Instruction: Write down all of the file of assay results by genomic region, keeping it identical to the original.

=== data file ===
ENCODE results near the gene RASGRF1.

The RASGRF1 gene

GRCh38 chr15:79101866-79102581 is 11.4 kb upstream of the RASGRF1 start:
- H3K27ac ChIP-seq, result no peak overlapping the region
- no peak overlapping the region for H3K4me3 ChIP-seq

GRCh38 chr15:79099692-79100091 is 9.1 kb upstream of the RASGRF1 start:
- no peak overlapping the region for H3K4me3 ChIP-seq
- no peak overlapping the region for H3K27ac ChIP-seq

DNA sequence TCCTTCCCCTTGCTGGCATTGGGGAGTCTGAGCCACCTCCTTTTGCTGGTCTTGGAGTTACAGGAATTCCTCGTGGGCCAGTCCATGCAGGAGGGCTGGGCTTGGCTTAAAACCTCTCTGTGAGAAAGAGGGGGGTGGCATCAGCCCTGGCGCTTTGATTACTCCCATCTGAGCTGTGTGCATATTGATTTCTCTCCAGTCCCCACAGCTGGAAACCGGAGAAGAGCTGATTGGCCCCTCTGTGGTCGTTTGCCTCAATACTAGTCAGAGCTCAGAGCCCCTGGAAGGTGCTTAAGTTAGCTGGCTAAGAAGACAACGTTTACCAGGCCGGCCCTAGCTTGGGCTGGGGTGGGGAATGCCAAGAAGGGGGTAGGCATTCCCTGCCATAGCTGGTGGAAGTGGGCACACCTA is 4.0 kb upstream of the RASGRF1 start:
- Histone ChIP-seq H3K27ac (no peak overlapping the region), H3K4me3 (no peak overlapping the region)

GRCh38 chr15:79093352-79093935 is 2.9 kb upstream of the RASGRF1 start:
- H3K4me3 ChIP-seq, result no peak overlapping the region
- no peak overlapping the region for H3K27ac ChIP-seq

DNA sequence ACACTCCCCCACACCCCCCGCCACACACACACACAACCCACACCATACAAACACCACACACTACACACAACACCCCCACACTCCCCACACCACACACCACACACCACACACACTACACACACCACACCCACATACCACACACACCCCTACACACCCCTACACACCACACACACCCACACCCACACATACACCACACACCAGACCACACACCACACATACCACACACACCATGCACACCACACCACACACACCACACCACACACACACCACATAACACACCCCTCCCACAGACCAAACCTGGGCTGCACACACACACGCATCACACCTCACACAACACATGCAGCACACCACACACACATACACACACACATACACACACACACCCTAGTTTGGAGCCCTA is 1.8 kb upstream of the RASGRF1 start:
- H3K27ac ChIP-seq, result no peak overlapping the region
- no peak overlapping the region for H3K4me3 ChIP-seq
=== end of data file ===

ENCODE results near the gene RASGRF1.

The RASGRF1 gene

GRCh38 chr15:79101866-79102581 is 11.4 kb upstream of the RASGRF1 start:
- H3K27ac ChIP-seq, result no peak overlapping the region
- no peak overlapping the region for H3K4me3 ChIP-seq

GRCh38 chr15:79099692-79100091 is 9.1 kb upstream of the RASGRF1 start:
- no peak overlapping the region for H3K4me3 ChIP-seq
- no peak overlapping the region for H3K27ac ChIP-seq

DNA sequence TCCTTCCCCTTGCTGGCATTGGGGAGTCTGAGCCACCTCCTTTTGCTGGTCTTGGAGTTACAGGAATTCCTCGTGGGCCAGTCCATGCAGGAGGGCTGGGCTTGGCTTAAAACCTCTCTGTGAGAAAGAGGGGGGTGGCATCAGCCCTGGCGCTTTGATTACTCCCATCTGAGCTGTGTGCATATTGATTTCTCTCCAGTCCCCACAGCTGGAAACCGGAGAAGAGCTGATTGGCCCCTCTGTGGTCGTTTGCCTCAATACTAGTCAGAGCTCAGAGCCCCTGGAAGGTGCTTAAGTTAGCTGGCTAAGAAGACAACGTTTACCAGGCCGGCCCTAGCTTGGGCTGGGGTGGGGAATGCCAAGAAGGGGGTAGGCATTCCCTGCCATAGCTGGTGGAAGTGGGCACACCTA is 4.0 kb upstream of the RASGRF1 start:
- Histone ChIP-seq H3K27ac (no peak overlapping the region), H3K4me3 (no peak overlapping the region)

GRCh38 chr15:79093352-79093935 is 2.9 kb upstream of the RASGRF1 start:
- H3K4me3 ChIP-seq, result no peak overlapping the region
- no peak overlapping the region for H3K27ac ChIP-seq

DNA sequence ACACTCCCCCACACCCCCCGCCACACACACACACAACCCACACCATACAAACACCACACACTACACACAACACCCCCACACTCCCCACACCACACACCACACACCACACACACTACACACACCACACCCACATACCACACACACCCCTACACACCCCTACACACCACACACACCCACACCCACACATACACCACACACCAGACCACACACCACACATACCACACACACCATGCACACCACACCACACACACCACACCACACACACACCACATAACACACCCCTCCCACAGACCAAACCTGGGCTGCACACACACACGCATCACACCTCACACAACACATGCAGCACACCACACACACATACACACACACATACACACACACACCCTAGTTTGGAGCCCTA is 1.8 kb upstream of the RASGRF1 start:
- H3K27ac ChIP-seq, result no peak overlapping the region
- no peak overlapping the region for H3K4me3 ChIP-seq